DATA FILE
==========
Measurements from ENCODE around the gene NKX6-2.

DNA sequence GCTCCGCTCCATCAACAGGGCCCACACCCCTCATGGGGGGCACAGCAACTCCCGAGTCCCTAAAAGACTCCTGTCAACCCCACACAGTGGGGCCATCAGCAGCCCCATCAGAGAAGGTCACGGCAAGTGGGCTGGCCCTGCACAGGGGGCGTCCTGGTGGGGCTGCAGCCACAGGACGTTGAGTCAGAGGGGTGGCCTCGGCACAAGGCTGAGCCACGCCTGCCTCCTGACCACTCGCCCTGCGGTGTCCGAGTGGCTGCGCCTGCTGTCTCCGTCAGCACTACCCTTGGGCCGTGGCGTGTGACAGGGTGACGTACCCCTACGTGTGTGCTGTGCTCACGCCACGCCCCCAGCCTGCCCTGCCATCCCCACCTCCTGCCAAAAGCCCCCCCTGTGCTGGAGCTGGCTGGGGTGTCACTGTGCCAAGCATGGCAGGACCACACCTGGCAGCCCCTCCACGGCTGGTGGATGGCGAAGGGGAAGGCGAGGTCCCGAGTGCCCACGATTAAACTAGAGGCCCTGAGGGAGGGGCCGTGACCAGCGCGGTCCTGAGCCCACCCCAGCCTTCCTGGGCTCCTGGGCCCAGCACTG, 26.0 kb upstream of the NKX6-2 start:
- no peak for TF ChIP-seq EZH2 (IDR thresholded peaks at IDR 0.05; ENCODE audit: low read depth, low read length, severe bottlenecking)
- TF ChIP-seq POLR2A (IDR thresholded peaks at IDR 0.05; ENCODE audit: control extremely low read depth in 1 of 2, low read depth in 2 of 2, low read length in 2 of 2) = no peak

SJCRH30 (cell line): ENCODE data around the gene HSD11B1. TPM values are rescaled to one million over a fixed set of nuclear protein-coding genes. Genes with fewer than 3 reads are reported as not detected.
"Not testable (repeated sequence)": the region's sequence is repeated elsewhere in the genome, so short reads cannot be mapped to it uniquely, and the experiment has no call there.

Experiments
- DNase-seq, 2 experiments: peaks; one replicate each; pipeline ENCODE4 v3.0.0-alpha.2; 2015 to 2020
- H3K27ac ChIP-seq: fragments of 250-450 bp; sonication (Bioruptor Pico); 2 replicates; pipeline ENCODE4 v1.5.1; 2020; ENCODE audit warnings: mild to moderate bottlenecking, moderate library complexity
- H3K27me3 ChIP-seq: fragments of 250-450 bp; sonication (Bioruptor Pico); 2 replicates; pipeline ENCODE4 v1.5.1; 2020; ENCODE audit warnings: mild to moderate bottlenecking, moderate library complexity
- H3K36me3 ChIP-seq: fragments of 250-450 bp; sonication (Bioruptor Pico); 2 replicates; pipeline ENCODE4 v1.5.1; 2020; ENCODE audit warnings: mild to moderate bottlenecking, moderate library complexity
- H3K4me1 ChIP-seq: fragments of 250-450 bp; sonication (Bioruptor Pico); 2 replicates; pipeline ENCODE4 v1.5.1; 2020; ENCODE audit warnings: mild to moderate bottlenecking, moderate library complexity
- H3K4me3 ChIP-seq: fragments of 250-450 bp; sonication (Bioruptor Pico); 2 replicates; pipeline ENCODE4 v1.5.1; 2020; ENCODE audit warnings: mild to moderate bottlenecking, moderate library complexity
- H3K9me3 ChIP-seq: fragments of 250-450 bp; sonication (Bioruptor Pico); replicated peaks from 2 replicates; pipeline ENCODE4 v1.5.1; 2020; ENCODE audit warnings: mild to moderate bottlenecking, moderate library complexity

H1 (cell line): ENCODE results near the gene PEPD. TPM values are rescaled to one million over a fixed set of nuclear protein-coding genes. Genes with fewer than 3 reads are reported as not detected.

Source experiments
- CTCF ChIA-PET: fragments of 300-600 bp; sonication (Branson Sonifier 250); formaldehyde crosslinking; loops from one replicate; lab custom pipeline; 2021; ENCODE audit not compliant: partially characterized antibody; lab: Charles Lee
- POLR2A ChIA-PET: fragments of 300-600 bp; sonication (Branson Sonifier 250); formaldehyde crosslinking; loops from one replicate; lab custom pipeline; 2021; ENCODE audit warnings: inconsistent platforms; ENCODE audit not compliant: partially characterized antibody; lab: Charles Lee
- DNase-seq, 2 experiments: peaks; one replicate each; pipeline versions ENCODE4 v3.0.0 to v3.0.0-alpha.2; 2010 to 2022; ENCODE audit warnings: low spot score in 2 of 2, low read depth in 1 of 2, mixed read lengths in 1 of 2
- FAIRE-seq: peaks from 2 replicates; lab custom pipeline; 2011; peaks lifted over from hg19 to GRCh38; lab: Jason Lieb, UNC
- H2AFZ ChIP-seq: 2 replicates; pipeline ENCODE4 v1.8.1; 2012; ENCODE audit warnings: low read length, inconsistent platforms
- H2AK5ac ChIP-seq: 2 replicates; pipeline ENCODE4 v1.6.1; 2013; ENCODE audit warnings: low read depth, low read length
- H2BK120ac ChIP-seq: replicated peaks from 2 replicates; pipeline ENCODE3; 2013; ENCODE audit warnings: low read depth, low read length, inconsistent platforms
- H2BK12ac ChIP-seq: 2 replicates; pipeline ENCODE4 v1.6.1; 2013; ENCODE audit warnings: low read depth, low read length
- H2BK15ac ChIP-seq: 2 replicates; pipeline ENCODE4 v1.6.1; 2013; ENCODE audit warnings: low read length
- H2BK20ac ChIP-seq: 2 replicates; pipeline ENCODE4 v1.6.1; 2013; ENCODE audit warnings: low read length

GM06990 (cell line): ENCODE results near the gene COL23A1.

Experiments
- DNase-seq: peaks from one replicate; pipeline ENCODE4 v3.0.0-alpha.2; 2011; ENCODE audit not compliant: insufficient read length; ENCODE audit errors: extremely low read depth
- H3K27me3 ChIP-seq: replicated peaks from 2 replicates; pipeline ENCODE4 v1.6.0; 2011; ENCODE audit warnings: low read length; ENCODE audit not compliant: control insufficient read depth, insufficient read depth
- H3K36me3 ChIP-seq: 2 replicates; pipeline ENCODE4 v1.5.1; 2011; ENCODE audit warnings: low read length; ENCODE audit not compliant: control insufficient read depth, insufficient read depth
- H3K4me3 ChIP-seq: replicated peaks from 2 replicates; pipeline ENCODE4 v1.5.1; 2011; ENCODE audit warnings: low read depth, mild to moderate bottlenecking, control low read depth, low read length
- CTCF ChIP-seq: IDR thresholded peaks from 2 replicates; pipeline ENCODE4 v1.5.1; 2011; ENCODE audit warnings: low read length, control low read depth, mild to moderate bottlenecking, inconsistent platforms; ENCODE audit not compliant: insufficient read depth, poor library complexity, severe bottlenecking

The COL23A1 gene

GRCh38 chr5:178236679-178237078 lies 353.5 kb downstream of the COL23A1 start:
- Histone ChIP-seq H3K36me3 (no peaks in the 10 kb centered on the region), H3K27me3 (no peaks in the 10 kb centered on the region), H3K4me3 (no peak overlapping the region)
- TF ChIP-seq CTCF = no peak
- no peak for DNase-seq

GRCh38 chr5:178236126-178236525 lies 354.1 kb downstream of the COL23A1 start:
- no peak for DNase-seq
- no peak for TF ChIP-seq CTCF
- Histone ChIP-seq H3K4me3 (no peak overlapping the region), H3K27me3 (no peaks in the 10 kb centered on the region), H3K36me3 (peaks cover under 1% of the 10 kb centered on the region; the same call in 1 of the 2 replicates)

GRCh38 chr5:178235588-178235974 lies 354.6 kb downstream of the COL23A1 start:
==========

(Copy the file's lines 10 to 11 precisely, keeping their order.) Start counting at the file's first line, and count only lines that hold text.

- H3K27me3 ChIP-seq: fragments of 250-450 bp; sonication (Bioruptor Pico); 2 replicates; pipeline ENCODE4 v1.5.1; 2020; ENCODE audit warnings: mild to moderate bottlenecking, moderate library complexity
- H3K36me3 ChIP-seq: fragments of 250-450 bp; sonication (Bioruptor Pico); 2 replicates; pipeline ENCODE4 v1.5.1; 2020; ENCODE audit warnings: mild to moderate bottlenecking, moderate library complexity